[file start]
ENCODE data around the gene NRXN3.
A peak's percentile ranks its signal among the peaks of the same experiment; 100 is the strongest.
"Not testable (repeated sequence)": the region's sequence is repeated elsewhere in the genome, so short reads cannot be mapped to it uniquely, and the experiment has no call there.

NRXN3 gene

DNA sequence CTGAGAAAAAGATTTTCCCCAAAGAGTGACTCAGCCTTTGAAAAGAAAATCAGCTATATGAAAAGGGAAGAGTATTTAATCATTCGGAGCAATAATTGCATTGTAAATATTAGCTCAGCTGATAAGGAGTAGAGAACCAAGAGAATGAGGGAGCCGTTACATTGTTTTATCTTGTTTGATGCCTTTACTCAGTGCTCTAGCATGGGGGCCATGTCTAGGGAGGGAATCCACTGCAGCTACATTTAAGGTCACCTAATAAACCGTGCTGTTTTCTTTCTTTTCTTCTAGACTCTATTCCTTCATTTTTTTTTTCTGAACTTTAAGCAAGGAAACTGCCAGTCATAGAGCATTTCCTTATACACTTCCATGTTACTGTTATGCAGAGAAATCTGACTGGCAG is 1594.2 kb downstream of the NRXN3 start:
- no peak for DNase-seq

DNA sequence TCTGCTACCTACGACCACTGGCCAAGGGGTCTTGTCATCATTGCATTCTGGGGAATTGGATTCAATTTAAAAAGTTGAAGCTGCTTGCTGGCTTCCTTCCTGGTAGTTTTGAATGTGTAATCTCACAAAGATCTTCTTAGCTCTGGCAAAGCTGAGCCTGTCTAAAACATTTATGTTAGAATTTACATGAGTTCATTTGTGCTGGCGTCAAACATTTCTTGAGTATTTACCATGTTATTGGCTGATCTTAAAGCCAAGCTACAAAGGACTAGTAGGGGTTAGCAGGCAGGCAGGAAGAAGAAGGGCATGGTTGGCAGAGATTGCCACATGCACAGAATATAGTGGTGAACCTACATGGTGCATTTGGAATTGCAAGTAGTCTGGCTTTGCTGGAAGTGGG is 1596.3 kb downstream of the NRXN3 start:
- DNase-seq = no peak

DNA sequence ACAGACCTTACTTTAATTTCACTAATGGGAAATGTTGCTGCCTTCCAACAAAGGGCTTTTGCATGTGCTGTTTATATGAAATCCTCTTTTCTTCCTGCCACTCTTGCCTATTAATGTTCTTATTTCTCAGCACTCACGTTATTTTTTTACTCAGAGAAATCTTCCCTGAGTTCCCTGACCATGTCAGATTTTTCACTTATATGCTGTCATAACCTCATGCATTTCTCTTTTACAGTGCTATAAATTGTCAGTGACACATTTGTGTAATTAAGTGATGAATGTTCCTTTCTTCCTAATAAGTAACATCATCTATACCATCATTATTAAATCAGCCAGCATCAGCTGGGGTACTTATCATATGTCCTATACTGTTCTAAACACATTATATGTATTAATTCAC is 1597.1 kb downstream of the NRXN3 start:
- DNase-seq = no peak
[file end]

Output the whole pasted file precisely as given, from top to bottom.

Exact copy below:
ENCODE data around the gene NRXN3.
A peak's percentile ranks its signal among the peaks of the same experiment; 100 is the strongest.
"Not testable (repeated sequence)": the region's sequence is repeated elsewhere in the genome, so short reads cannot be mapped to it uniquely, and the experiment has no call there.

NRXN3 gene

DNA sequence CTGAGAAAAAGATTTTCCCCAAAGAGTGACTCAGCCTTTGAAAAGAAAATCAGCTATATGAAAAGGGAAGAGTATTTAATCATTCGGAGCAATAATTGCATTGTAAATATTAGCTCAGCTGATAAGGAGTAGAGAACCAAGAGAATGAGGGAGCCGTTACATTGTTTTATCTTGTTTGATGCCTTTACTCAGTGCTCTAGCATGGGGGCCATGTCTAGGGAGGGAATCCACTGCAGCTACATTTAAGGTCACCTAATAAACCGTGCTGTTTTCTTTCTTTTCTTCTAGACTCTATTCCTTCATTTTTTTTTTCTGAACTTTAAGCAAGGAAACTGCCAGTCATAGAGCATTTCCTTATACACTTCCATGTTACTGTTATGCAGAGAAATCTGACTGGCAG is 1594.2 kb downstream of the NRXN3 start:
- no peak for DNase-seq

DNA sequence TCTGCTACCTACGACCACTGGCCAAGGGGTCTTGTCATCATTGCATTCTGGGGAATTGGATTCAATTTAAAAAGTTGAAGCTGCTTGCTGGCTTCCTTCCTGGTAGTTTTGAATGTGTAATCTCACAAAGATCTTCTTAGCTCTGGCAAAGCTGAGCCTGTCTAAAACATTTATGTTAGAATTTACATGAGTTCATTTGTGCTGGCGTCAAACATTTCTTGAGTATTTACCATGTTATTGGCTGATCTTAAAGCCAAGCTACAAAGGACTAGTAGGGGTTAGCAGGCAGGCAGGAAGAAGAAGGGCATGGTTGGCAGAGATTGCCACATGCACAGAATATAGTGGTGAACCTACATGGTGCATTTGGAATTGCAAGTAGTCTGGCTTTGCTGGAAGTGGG is 1596.3 kb downstream of the NRXN3 start:
- DNase-seq = no peak

DNA sequence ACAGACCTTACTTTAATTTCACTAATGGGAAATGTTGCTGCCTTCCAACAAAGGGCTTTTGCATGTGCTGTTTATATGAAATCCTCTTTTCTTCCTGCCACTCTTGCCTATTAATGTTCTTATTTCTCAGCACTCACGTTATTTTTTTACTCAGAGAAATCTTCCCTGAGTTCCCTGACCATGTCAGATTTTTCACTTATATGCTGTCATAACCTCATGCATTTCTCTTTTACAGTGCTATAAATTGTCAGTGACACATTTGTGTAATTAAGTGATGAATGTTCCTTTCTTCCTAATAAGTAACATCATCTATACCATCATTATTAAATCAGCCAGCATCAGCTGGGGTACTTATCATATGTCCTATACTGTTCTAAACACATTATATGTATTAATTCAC is 1597.1 kb downstream of the NRXN3 start:
- DNase-seq = no peak